Argentina on Wednesday became the largest nation in Latin America to legalize abortion, a landmark vote in a conservative region and a victory for a grass-roots movement that turned years of rallies into political power.
The high-stakes vote, during 12 hours of often dramatic debate in the Senate, gripped the nation and exposed the tensions between a conservative society long influenced by the Roman Catholic Church, and a more secular generation that is fired up by a growing feminist movement.
“When I was born, women did not vote, we did not inherit, we could not manage our assets, we could not have bank accounts, we didn’t have credit cards, we couldn’t go to university,” Senator Silvia Sapag said in an emotional speech after the vote. “When I was born, women were nobody.”
Now, she added, for all the women who fought for those legal rights and more, “let it be law.”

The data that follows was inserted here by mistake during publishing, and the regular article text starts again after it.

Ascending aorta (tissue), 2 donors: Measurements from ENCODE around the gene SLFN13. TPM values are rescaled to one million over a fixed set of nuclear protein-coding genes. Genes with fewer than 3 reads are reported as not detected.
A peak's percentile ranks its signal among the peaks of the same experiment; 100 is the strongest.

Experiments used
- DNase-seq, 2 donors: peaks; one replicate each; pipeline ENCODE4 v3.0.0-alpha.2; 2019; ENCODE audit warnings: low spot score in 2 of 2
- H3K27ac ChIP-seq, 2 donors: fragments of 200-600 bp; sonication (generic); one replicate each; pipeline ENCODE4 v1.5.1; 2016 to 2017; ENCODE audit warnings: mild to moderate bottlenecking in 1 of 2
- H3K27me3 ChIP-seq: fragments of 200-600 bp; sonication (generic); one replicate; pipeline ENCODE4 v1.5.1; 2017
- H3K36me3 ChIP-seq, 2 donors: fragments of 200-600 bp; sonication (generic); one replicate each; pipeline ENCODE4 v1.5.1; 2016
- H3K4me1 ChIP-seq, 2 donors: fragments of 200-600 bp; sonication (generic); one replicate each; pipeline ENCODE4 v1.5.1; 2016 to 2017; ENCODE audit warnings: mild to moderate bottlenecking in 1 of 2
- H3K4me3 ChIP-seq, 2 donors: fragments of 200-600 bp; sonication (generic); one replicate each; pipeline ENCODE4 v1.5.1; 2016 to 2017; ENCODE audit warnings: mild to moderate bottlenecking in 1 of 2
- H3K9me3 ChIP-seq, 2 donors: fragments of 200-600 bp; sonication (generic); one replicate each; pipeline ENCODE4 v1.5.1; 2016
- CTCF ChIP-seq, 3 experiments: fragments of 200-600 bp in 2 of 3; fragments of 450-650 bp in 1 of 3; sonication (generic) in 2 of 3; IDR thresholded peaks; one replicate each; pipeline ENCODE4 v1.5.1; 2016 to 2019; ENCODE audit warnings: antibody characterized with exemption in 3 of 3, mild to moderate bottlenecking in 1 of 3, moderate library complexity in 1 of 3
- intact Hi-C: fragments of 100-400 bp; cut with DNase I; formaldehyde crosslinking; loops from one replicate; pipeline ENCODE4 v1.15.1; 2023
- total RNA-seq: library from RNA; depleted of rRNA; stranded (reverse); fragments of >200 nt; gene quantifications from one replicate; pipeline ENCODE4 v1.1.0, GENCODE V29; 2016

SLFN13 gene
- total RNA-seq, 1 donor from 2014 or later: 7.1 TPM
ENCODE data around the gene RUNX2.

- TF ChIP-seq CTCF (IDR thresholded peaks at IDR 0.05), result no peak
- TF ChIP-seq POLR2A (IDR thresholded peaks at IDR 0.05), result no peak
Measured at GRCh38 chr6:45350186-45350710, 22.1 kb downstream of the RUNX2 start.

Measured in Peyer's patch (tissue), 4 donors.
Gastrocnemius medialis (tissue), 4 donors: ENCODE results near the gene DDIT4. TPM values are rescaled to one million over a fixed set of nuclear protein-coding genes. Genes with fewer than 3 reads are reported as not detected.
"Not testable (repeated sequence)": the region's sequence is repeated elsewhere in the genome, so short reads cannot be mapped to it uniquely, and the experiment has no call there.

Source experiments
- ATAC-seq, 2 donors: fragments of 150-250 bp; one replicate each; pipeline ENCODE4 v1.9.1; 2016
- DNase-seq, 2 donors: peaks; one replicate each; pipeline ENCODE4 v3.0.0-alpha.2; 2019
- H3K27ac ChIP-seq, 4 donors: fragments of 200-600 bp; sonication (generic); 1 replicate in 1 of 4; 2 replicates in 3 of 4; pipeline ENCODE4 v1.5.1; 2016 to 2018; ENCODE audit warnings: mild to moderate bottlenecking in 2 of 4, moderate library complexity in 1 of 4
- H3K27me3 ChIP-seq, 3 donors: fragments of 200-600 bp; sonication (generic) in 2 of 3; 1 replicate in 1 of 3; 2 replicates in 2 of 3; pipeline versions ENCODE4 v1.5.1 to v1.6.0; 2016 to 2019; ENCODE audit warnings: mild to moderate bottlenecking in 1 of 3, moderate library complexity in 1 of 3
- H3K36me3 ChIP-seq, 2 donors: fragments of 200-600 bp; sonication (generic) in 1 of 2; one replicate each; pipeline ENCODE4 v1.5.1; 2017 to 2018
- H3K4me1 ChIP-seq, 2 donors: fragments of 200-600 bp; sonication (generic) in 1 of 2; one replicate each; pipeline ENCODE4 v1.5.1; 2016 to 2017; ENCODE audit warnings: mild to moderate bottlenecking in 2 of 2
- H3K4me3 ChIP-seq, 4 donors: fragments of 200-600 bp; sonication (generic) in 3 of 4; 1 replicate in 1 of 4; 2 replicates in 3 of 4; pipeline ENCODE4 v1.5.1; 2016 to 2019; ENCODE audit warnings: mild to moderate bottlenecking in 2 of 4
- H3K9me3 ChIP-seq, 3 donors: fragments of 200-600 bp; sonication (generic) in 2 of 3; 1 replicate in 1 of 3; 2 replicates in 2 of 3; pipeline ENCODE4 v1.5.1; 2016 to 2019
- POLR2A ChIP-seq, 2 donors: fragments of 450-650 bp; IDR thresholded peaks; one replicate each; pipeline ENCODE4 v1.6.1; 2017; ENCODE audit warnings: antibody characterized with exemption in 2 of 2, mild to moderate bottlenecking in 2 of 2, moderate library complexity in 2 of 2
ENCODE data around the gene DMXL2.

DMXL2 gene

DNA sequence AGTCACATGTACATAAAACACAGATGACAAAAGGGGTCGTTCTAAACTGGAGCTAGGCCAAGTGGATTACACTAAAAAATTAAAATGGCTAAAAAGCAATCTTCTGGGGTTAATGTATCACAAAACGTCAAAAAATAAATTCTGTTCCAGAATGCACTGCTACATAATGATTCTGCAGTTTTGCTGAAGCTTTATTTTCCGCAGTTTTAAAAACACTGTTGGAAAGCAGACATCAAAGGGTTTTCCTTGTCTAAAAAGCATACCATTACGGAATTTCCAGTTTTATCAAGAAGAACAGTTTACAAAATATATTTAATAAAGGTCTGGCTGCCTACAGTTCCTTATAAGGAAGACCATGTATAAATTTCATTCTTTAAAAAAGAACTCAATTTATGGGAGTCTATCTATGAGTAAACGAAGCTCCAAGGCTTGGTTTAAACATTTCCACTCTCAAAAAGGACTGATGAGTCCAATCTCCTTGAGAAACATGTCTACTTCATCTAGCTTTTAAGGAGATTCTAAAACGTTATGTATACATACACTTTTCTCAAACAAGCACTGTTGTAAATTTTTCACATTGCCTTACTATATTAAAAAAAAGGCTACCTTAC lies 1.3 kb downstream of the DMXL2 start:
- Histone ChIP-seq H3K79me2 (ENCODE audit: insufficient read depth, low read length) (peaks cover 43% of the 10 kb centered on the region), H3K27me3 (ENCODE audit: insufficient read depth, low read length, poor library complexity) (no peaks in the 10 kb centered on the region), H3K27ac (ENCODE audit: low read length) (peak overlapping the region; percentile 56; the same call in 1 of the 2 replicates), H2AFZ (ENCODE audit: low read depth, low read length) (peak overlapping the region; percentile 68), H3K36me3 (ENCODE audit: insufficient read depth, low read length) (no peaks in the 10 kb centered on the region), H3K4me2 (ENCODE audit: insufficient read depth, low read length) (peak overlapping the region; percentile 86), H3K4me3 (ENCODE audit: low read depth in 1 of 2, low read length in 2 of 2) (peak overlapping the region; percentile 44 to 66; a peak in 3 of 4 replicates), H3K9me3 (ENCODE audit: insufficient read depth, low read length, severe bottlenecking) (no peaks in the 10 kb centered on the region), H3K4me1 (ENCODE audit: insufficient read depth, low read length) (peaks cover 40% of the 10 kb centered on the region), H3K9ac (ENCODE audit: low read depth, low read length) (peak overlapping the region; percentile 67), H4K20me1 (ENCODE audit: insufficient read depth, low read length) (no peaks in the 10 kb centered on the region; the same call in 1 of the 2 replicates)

The effects of the legalization vote are likely to ripple across Latin America, galvanizing abortion-rights advocates elsewhere in the region. The symbol of that effort in Argentina — green handkerchiefs — has begun showing up in other countries where women have poured into the streets demanding greater support for their rights.
Argentine groups that had worked against the abortion legislation, with the active support of Pope Francis, vowed not to give up.
“This doesn’t end here,” said Ana Belén Marmora, an activist in the anti-abortion group Youth Front. “We will not allow our voices to be ignored like this.”
As she spoke, a sonogram was carried out on a pregnant woman on a stage as people cheered: “Long live life!”
But the mood outside the neo-Classical Palace of Congress, where tens of thousands gathered while the bill was being debated into the early hours, was one of elation. Many in the crowd were part of a grass-roots effort that had made a concerted push for women’s rights, and focused on abortion access as its main goal.
When news came that the bill had been approved by a wider-than-expected margin — 38 to 29, with one abstention — supporters turned the night into a celebration alive with music and dancing, tears and wildly waving green handkerchiefs.
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SOURCE: The New York Times, Daniel Politi and Ernesto Londoño